Copper Corrects; 3 Reasons This Is A Scale-Down Buying Opportunity
This article was written exclusively for Investing.com
- High-flying copper reaches a record high in May
- Copper corrects: The Fed makes it a falling knife
- Three reasons why copper’s move is a scale-down buying opportunity
- FCX and SCCO correlate well with the red metal
- JJC is a pure play on copper
Many market participants call the red nonferrous metal that leads the industrial commodities trading on the London Metals Exchange “Doctor Copper” because of its long tradition of moving higher with economic expansion and lower with contraction, thereby making it a generally reliable diagnostician for the health or infirmity of global economies.
Before 2005, on the CME’s COMEX division never traded above $1.6065 per pound. In 2006, the base metal rose to over $4 for the first time. In 2011, it reached a record peak at the $4.6495 level. In 2021, that high gave way to an even higher price.
After trading to a low of $2.0595 in March 2020 during the height of COVID-19 induced selling, copper took off on the upside. Shares of companies that extract the nonferrous metal from the earth’s crust exploded higher.
Mining companies tend to outperform the commodities they produce on the upside and underperform on the downside. Freeport-McMoran (NYSE:) and Southern (NYSE:) Copper Corporation (NYSE:) are two of the leading copper producers worldwide. The iPath Series B Bloomberg Copper Subindex Total Return ETN (NYSE:JJC), an ETF product, is a pure play on copper as it reflects the red metal’s price action.
Copper had a rough week in mid-June, but that could create another in a series of buying opportunities for Doctor Copper and mining companies as they continue to have the potential to reach higher highs over the coming months and years. The current selloff could be a blessing in disguise for value seekers.
High-flying copper reaches a record in May
2021 has been a very bullish year for the copper market. The price moved above the $4 per pound level for the first time since 2011 in February.
The chart highlights the ascent of COMEX copper futures which continued to rally, reaching a new all-time high in May when the price surpassed the 2011 peak at $4.6495 per pound. Copper moved to $4.8985 per pound on the continuous contract during the week of May 10.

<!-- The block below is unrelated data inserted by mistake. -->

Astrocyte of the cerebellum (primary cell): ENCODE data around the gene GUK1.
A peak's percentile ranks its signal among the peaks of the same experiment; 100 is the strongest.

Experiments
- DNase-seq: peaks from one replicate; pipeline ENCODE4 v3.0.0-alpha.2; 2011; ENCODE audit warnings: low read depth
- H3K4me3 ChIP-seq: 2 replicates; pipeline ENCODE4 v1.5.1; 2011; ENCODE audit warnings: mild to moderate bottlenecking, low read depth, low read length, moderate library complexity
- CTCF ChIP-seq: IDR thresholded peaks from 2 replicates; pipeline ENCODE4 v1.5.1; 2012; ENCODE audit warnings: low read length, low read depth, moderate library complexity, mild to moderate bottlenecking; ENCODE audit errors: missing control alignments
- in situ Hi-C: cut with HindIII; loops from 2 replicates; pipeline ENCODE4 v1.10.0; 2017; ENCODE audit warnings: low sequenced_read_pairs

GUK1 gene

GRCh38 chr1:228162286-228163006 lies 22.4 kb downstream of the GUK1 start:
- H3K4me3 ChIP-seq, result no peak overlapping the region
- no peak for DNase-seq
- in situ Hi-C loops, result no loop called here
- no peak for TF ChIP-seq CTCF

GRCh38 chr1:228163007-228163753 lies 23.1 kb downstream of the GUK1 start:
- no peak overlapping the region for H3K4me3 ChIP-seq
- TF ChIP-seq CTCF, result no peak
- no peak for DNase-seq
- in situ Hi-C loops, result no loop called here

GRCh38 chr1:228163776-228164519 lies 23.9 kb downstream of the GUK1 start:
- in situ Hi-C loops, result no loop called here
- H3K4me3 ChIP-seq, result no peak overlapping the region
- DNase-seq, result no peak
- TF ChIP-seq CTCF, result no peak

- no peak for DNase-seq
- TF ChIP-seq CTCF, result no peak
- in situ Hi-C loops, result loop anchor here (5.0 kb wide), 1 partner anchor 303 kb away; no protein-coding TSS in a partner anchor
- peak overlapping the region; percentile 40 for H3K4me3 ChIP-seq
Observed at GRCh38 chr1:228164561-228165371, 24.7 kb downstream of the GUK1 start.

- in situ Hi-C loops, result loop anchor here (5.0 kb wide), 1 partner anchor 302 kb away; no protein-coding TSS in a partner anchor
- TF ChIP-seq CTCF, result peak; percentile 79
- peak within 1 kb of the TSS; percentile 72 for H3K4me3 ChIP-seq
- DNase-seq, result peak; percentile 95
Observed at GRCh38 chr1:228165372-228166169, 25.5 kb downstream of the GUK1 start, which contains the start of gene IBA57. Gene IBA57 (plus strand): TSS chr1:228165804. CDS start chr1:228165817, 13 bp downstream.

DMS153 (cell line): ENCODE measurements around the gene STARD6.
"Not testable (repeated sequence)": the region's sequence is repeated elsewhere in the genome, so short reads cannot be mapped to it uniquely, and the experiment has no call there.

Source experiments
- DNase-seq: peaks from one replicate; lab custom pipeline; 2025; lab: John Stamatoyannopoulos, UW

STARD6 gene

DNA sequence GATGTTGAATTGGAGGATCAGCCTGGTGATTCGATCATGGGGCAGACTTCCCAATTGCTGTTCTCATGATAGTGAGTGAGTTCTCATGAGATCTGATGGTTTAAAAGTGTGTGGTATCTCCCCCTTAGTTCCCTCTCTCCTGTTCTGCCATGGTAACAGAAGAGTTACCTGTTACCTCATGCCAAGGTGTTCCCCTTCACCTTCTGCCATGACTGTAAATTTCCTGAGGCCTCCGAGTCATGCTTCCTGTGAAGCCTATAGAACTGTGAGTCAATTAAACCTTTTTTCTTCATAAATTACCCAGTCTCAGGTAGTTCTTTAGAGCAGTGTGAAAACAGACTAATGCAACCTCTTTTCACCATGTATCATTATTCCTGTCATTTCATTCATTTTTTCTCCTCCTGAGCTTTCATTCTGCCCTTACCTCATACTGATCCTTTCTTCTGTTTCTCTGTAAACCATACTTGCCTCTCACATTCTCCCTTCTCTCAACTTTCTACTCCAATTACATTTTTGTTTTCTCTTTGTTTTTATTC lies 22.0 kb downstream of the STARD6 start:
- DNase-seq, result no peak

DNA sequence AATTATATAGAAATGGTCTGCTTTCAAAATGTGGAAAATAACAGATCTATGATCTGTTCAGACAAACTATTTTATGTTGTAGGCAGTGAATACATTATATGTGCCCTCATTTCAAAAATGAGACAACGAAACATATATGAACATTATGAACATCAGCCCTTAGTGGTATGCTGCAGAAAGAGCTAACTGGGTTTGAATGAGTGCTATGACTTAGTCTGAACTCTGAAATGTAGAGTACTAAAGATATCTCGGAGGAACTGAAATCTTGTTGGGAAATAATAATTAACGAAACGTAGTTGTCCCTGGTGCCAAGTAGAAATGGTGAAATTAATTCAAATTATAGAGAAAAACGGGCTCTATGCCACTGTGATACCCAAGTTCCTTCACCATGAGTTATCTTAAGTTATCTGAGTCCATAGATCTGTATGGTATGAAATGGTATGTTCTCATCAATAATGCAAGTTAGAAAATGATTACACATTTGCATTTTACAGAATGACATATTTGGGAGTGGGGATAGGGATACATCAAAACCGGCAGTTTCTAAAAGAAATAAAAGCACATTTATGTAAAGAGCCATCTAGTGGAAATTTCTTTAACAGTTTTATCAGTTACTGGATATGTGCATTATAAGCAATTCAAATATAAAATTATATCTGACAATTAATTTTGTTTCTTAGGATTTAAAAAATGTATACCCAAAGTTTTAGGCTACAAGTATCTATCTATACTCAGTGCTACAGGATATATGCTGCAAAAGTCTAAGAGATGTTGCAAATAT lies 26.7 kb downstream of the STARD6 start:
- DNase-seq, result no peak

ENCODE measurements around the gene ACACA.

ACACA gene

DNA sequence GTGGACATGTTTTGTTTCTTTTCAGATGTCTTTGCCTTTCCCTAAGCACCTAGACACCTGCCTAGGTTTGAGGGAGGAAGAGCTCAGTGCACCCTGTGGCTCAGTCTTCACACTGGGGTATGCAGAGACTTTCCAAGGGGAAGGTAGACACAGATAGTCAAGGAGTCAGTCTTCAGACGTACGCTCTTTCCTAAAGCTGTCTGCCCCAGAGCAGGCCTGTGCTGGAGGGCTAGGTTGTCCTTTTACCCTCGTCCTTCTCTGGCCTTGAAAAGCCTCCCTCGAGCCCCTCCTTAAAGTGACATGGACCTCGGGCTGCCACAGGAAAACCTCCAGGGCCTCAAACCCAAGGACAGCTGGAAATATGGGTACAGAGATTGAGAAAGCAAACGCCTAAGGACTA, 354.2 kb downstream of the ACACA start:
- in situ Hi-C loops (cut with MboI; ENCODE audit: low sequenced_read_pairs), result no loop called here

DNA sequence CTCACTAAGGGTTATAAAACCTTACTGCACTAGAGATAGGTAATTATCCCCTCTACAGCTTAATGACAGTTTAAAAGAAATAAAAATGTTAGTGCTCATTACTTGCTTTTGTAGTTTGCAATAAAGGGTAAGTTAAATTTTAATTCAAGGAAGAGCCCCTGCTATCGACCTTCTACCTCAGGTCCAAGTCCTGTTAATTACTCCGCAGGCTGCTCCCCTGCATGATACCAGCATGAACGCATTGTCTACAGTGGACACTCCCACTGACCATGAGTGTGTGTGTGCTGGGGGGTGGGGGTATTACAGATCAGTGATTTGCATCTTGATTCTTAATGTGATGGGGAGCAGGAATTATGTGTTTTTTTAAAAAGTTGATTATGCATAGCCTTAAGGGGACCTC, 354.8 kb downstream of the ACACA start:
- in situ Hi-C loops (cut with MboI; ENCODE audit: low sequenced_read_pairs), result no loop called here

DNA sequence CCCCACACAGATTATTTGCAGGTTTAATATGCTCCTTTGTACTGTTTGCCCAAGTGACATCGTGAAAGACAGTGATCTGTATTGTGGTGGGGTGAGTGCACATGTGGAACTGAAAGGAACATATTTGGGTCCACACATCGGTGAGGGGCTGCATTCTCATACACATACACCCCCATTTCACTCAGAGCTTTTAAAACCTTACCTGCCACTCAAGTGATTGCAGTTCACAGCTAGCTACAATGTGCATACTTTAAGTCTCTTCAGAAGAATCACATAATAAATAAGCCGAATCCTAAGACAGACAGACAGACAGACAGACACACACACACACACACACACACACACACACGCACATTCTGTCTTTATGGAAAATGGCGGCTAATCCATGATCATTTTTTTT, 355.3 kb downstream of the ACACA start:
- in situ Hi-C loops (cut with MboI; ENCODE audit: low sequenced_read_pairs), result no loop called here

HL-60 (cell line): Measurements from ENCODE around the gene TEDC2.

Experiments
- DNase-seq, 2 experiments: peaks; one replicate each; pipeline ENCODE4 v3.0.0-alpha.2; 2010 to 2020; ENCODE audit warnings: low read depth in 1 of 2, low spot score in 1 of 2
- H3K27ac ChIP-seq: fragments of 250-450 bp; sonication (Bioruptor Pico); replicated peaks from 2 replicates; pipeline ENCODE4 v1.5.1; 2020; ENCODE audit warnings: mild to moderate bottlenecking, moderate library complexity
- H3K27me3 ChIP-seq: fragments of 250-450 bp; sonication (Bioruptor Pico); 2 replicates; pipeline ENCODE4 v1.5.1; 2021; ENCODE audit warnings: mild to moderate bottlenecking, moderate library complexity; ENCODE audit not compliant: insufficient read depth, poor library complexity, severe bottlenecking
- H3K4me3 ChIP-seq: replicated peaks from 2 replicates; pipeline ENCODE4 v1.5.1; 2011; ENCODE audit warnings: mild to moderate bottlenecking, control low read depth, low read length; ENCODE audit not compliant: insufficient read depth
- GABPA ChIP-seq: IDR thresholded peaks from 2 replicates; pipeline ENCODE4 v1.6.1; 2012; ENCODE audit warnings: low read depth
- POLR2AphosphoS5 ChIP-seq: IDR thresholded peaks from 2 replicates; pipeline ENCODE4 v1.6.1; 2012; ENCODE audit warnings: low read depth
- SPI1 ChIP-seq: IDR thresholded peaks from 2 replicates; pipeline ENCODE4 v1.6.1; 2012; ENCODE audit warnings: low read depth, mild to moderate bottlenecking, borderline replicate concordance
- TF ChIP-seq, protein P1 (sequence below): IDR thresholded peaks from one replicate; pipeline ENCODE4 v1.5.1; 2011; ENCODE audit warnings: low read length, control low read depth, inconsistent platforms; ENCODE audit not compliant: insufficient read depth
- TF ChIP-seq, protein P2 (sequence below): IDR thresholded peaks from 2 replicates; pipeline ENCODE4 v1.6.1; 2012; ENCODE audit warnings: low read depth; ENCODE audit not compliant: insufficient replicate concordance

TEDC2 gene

Copper corrects: The Fed makes it a falling knife
After reaching a new high, copper retreated, but the price became a plunging knife last week. On June 15, the price experienced its most substantial decline in months, falling from $4.5365 on the July COMEX futures contract to a low of $4.3155.
The price continued to drop, making lower lows through Friday, June 18, when it was trading near the lows of the week at just above the $4.12 per pound level, over 15% below the May 10 high.
The daily chart of July futures shows the plunge that turned the red metal into a falling knife last week.
On Wednesday, June 16, the US Federal Reserve left the short-term Fed Funds rate at zero to twenty-five basis points. The central bank stated it would continue to purchase debt securities at a rate of $120 billion per month.
The Fed raised its GDP growth forecast to 7% and expects to rise from 2.5% to 3.4% in 2021 but restated that inflationary pressures are “transitory.” The only deviation from the past months was that it increased the reverse repo rate by five basis points while saying that it may be time to start “thinking about thinking about” interest rate hikes and tapering the QE program.
The shift was enough to ignite a bearish fuse in commodity markets. Metals and many other commodity prices fell, with copper posting losses on Thursday and Friday, following the meeting.
At his , Chairman Powell evaded many specifics. When questioned on the lookback period for the Fed 2% average inflation target, he said the period is “discretionary.”
On Friday, June 18, James Bullard, a voting member of the FOMC, said that rates might need to rise in 2022 to address mounting inflationary pressures. The stock market fell in the wake of Bullard’s comments.